8/4/19 10 miles easy @ 6:47/mile (1hr 7m 51s) – felt v. strong

9/4/19 TBH session – Pyramid (1min/2min/4min/6min/4min/2min/1min with half recoveries. 4.88 miles in 30mins (6:09/mile pace)

The TBH session was undoubtedly my best ever session where I found myself running just off the fast lads at the club that night. The pace of the efforts were low 5 minute miling except the 2nd 4 minute effort where fatigue and a slight headwind kicked in.

And yet something didn’t feel right – sore throat and run down. I realised it’s no good running PB sessions, I need PB races and I was starting to feel exhausted and not recovering as well as I had been. The left ear got worse to the point where I was partially deaf come Thursday 11th.

A trip to the walk-in centre revealed a completely blocked ear and tonsilitis.

I took 3 days rest and then continued my over zealous approach to play catch up and try to maintain a minimum of a 40 mile week. So on Sunday 14th April I ran a total of 14.8 miles split am and pm with 6.6 miles in 40 minutes part of that. Again, over zealous and unneccessary.

Things continued in the same vain the following week.

By now I’d had my ear syringed which felt like literally a weight off my shoulders. But I was still over training at least in terms of pace and was forced to take 2 rest days that week. On Saturday 20th I ran 10 miles in 1hr 7mins with two 20 minute segments based on HR, building to just under threshold. Although pace was thereabouts where I would expect (based on my Newcastle parkrun at the start of the month) it felt over taxing for less than LTHR. I put it down to the unseasonal hot temperatures that day (>20 degrees C) and the fact I was still flushing out some kind of an infection.

Coming into the last week or so of April I finally realised something needed to change – I needed to slow down.

The final straw came on Thursday 25th April with an attempted threshold. Although I managed 3.5 miles in 20mins (5:46/mile) pace it felt insanely difficult. Admittedly I’d gone through the first mile far too hard (5:3x) but I was barely hanging onto 6 minute miling in the last 5 mins. And I felt like collapsing in a heap on the ground, not how you should feel after a “comfortably hard” effort. I recalled floating around the same course without a car in the world only a few months earlier, running a 16:3x 5k unplanned.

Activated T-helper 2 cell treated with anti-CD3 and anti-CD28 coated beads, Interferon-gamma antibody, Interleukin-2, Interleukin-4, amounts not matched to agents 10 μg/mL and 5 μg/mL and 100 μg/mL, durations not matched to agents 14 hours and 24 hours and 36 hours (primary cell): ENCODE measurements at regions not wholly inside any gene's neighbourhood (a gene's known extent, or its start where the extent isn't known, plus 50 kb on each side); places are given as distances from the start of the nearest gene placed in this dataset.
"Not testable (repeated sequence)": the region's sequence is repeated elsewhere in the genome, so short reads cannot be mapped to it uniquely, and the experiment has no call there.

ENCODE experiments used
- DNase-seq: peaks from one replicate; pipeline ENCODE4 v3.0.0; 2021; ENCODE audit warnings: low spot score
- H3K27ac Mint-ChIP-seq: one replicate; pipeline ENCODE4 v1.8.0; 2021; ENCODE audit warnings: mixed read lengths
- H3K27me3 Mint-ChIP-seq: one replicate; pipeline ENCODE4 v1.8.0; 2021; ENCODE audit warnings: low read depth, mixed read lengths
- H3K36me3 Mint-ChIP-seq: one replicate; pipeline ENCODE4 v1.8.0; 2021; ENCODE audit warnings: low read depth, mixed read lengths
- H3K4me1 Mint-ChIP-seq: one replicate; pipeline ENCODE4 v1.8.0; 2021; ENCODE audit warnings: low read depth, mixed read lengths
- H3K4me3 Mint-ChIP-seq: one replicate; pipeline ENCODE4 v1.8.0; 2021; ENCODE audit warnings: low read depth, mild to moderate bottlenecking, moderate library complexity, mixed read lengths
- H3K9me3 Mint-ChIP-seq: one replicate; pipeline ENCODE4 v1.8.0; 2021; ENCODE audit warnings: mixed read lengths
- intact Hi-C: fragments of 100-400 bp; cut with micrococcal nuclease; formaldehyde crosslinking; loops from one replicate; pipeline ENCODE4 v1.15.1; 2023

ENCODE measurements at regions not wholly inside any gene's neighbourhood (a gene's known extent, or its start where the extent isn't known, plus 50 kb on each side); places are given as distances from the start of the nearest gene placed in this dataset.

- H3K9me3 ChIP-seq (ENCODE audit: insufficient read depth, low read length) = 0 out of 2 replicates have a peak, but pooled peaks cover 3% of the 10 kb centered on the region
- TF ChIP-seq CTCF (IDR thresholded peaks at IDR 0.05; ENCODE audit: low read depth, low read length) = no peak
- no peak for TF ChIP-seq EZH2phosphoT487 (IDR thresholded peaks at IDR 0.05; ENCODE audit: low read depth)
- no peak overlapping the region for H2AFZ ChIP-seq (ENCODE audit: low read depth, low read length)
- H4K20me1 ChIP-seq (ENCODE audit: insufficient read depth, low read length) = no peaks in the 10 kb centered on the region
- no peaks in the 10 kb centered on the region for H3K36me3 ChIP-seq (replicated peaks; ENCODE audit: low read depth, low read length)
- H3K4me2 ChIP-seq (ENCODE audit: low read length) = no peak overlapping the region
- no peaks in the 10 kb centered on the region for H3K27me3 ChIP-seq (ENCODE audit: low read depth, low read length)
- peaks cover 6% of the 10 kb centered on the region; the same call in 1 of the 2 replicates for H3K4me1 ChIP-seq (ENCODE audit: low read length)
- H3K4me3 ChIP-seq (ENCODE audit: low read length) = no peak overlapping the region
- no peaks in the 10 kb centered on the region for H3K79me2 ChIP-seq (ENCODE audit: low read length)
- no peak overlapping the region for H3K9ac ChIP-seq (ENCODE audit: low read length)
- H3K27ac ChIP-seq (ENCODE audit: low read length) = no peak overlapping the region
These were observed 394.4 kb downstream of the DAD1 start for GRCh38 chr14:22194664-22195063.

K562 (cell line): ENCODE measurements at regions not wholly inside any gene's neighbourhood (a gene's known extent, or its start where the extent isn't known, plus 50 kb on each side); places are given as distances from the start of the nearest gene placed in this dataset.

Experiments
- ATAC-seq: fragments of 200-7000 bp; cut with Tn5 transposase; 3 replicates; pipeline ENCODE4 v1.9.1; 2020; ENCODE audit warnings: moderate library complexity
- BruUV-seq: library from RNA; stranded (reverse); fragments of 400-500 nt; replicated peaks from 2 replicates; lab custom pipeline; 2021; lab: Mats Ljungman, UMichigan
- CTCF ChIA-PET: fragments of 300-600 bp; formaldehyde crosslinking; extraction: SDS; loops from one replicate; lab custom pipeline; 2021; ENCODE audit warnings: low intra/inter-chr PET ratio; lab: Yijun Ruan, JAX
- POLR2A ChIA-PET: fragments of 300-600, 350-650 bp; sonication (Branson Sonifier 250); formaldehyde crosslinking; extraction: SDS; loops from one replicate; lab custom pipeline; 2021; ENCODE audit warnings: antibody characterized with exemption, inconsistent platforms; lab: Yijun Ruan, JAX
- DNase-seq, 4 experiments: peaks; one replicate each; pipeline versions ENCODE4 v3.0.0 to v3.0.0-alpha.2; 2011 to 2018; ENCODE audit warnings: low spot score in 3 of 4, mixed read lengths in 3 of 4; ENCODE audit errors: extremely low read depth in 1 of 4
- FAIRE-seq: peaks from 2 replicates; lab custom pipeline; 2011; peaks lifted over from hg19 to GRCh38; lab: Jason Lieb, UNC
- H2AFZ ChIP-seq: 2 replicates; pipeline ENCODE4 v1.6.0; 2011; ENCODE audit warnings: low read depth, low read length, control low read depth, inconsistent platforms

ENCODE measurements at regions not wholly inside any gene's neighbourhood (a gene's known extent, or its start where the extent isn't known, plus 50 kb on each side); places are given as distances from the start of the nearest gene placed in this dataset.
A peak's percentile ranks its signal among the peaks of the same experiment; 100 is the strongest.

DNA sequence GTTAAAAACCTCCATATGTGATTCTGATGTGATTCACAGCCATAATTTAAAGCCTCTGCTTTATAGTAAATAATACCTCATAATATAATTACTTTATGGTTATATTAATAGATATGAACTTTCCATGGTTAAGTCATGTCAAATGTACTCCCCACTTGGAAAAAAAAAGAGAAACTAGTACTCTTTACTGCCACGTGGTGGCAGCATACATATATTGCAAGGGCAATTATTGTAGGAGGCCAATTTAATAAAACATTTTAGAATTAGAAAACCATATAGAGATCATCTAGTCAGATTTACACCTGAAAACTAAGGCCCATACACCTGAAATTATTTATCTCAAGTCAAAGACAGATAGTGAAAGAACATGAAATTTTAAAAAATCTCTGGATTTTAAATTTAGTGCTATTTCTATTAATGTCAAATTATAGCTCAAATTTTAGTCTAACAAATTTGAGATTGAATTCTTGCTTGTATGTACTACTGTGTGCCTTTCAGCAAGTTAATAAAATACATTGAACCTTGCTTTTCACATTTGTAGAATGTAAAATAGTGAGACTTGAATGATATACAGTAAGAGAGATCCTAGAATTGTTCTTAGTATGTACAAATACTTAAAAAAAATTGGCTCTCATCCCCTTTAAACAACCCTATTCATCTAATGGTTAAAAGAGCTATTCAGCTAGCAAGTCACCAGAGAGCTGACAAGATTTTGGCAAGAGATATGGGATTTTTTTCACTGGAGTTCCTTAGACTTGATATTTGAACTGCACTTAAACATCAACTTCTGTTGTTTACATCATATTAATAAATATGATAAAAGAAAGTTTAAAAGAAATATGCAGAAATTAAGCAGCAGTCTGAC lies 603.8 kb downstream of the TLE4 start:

At this point I was kicking myself and licking my wounds. Why had I ended up in this position when I’d already found the real key to my training in November 2018?

So the entry in my training log on 26th April stated *Bring back Van Aaken! Inspired by Ed Whitlock! If in doubt, slow down! Run to time. Aim is to increase Heart Rate Reserve.

Since that day I’ve been training to heart rate and time, keeping HR below 140bpm where possible. This has led to training paces in the range 7:30-8:45 and a solid 56 mile week coming into early May. To be honest, however, I was still feeling throaty leading up to my next race at the North East Masters Athletics Association (NEMAA) relays on 1st May.

I wasn’t feeling “thirsty” for a race and, making my way on the metro from Newcastle to Jarrow, I felt over tired after a day at work. To be fair I’m yet to feel good before a race. I find it very hard to avoid negative thoughts and the only real way of ensuring fight rather than flight is to just say to myself “just do your best”.

My lack of confidence had led me to turn down the offer of running first leg and with the benefit of hindsight I regretted it as I believe it would have enabled me to run faster as there was a decent race on.

As it was I picked up 2nd leg in a decent position from Paul Turnbull. I was able to pick up two positions in the first half mile but the rest of the race was solo.

Unfortunately the course doesn’t suit me as there are too many sharp 90 degree turns which kill momentum. Looking at my Strava data post race I felt I was able to run well on the long straights but lost too much time on the corners.

Coming into the 2nd lap I felt good and picked up as much as I could. The position in front was too far ahead but I received some welcome support from the TBHers out on the course and finished very strongly.

Pleasingly my time of 10:07 was 16s faster than my outing on the same course for Elswick Harriers in 2016 and 15s quicker than the 10:22 in 2017. So I had to take the positives and to top it off our third leg Justin secured a bronze medal for the team in the 35-44 age group.

But waking up the next day I felt wasted again, with the sore throat flaring up in the afternoon. So another forced rest day whereas I would have expected at least a little recovery run.

The throat persisted on Friday so I kept it very easy with just over 6 mile at 8:30 pace.

Then came Saturday and it will go down in legend for the strangest but most satisfying (and enlightening) day of training I have ever partaken in.

Ideally I wanted to at least repeat my 2hr+ long run of the 27th April, admittedly only covering 16.1 miles in the process. But given I hadn’t felt great the previous two days I put that to one side. As it happened I had a completely free day and night and knew I could rest up with no plans until Sunday lunch time.

Anyone who has read Ernst Van Aakens book will know well the chapter titled “Training for the future” where he envisages the training a young student runner would need to do to run incredible times from 5k (12.45!) through to the marathon (1.55!). It includes multiple outings spread across the day and into the night, and totally around 40km for each day!

Although I didn’t want to repeat that, I did manage the following –

  • Run 1, 9am – 4.2 miles in 36:05
  • Run 2, noon – 5.1 miles in 42:09
  • Run 3, 3pm – 4.7 miles in 36:08